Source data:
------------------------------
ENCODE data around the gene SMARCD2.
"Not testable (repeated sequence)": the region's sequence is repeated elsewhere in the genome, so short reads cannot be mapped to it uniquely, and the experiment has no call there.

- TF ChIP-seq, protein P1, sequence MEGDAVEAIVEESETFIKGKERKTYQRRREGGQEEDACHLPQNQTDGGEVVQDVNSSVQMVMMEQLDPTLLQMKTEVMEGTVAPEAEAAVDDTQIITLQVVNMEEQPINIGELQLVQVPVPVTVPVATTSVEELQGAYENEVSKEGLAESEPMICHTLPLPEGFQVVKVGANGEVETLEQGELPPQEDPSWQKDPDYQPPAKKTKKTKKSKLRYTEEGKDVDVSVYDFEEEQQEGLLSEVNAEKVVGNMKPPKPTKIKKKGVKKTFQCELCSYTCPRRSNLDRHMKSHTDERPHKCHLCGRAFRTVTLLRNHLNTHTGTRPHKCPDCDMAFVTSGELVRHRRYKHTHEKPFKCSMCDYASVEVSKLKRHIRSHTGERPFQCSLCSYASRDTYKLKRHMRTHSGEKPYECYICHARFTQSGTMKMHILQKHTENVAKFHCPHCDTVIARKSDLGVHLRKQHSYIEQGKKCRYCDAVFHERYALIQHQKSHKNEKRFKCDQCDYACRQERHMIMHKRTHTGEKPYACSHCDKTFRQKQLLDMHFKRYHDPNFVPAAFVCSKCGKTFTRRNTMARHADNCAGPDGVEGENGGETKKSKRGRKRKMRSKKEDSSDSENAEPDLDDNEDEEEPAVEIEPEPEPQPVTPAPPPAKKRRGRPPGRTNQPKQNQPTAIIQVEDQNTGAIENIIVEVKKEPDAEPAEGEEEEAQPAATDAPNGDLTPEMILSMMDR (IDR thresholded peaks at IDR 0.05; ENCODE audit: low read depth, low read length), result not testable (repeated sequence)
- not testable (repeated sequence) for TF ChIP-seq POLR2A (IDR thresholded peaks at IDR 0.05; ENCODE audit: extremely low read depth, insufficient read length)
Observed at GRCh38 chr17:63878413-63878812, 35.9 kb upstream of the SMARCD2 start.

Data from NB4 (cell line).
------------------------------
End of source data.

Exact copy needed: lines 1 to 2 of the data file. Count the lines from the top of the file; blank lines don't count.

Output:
ENCODE data around the gene SMARCD2.
"Not testable (repeated sequence)": the region's sequence is repeated elsewhere in the genome, so short reads cannot be mapped to it uniquely, and the experiment has no call there.